Opening windows in health care facilities could help prevent the spread of airborne infections, an international team of researchers reports. In fact, opening windows was more effective than negative-pressure rooms at preventing airborne disease transmission. Older facilities with high ceilings and big windows located in warm climates are particularly suited to this low-tech approach to infection control.
Researchers tested the air in eight hospitals in Lima, Peru. Facilities built with large windows and high ceilings had better ventilation than facilities with mechanically ventilated negative- pressure respiratory isolation rooms and those with lower ceilings and smaller windows that relied on natural ventilation.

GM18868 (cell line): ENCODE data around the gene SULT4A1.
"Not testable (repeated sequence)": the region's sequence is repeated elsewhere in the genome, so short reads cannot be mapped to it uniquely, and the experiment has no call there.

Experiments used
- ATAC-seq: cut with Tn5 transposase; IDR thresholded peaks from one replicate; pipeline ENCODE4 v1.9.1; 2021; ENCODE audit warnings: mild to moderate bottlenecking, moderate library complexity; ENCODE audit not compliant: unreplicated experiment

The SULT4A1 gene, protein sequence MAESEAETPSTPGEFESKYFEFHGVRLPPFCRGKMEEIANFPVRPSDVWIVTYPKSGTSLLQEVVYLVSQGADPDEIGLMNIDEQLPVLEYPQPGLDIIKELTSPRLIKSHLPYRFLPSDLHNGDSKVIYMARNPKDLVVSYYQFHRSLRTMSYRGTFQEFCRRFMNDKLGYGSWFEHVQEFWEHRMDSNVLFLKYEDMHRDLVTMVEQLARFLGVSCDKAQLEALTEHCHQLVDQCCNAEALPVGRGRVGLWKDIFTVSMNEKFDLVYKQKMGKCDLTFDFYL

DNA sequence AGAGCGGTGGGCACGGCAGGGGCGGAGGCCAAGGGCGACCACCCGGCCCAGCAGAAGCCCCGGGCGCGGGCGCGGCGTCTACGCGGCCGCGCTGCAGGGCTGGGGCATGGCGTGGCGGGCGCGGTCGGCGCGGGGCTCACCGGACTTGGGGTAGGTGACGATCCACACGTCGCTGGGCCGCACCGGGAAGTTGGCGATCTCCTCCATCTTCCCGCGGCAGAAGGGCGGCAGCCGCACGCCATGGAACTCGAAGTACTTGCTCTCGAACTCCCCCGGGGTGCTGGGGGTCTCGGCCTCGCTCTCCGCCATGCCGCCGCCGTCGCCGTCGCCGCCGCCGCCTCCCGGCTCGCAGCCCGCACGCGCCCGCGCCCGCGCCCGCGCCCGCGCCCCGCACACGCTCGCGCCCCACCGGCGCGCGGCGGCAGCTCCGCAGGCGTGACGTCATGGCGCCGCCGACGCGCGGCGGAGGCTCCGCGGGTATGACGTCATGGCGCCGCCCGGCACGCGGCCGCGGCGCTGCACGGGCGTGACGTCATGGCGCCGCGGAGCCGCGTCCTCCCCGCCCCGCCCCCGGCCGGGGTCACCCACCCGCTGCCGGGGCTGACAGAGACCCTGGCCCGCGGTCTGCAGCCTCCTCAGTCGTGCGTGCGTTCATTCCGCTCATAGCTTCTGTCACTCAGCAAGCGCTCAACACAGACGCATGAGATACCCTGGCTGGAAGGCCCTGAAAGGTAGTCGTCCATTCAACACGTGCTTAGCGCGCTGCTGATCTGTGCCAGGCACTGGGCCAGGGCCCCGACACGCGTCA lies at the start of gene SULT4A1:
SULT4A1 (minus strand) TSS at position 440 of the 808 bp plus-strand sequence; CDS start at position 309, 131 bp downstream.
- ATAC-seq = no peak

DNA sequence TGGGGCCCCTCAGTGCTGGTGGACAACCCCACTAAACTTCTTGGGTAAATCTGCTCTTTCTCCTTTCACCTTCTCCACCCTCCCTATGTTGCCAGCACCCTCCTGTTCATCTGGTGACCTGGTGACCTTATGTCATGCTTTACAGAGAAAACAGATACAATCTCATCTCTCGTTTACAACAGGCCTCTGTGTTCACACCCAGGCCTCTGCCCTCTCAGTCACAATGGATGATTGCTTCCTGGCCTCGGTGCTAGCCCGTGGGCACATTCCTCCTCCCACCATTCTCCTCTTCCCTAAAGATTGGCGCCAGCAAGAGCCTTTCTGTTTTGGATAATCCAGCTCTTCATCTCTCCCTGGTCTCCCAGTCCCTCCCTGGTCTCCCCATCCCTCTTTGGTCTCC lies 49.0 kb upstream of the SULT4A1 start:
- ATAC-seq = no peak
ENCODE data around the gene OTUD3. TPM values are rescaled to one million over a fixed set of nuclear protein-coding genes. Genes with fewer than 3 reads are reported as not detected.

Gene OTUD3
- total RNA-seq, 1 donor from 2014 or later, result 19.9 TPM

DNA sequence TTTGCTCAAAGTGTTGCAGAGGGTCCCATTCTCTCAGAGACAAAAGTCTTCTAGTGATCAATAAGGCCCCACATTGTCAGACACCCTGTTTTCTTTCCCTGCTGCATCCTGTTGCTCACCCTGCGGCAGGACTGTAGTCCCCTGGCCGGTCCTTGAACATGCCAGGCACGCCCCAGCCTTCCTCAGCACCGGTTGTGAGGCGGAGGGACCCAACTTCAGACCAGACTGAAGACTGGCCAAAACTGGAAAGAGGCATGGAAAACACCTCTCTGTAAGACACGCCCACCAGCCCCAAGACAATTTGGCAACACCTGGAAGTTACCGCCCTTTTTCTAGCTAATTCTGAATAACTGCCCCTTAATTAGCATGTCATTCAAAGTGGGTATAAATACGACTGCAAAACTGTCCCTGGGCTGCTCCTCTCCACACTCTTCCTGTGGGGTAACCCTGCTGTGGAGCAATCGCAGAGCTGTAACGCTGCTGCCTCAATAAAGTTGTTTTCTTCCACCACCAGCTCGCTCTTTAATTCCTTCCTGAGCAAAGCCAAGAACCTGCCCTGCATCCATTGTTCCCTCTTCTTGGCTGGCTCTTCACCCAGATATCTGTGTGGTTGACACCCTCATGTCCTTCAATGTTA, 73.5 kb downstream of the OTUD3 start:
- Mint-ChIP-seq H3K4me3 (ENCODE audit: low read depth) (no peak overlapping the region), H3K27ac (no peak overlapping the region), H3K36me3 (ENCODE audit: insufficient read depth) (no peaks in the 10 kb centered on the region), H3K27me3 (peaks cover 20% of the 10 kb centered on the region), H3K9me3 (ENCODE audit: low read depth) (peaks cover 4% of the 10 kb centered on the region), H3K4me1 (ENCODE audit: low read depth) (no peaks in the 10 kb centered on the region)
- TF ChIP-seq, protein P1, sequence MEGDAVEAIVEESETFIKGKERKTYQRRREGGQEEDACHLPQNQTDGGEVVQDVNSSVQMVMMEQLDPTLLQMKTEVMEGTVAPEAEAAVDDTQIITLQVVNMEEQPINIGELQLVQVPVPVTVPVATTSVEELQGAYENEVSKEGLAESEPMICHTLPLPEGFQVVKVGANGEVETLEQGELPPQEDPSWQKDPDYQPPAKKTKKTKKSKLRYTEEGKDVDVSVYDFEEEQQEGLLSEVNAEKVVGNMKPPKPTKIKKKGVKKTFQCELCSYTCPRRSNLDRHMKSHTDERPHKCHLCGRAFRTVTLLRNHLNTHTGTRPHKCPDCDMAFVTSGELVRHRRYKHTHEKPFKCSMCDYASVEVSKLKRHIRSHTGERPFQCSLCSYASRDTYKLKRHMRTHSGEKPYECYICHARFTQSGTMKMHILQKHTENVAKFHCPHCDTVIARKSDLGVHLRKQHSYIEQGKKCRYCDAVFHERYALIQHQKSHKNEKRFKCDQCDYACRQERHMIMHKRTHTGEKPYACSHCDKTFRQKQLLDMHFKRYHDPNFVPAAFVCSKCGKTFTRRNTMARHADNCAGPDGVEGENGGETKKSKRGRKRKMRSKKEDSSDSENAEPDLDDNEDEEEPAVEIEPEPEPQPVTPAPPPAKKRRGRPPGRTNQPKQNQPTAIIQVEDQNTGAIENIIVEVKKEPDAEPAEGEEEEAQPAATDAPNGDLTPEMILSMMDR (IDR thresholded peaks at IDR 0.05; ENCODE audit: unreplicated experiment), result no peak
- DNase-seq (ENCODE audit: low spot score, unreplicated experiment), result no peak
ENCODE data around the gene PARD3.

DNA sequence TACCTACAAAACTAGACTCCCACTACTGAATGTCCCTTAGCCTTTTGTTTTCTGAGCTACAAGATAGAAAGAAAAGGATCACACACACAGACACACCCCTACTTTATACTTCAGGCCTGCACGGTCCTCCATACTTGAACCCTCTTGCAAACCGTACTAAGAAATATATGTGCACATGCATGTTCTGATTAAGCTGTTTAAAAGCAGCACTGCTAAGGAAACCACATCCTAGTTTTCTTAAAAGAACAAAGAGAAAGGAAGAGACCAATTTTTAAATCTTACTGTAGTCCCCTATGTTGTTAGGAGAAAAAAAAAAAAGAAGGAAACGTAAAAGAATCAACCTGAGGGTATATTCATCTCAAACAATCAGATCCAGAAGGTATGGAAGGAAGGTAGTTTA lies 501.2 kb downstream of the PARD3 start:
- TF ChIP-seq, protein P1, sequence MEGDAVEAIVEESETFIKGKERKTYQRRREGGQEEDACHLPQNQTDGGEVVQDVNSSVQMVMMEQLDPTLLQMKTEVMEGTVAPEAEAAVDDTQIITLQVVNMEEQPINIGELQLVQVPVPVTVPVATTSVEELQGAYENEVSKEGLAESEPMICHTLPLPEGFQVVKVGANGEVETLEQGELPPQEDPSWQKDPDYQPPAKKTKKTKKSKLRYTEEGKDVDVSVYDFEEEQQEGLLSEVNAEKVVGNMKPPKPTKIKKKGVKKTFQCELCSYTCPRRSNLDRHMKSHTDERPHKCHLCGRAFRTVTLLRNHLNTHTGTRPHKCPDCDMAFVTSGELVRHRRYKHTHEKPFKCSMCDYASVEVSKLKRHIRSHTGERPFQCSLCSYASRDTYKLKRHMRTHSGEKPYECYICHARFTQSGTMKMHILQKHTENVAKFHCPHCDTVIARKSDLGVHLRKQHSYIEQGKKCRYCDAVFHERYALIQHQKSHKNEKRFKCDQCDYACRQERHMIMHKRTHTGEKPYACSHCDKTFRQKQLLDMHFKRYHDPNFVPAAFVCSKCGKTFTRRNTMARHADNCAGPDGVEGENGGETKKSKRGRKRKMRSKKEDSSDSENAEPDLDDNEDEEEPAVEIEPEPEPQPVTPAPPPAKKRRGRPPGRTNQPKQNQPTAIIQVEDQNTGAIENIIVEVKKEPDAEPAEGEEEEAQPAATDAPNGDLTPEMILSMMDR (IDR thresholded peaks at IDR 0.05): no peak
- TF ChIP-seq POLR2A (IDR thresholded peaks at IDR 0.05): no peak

Opening windows and doors offered a median ventilation of 28 air changes per hour. Mechanically-ventilated negative-pressure rooms often have a recommended 12 air changes per hour for high-risk areas.
"Opening windows and doors maximises natural ventilation so that the risk of airborne contagion is much lower than with costly, maintenance-requiring mechanical ventilation systems," the researchers say. "In settings where respiratory isolation is difficult and climate permits, windows and doors should be opened to reduce the risk of airborne contagion."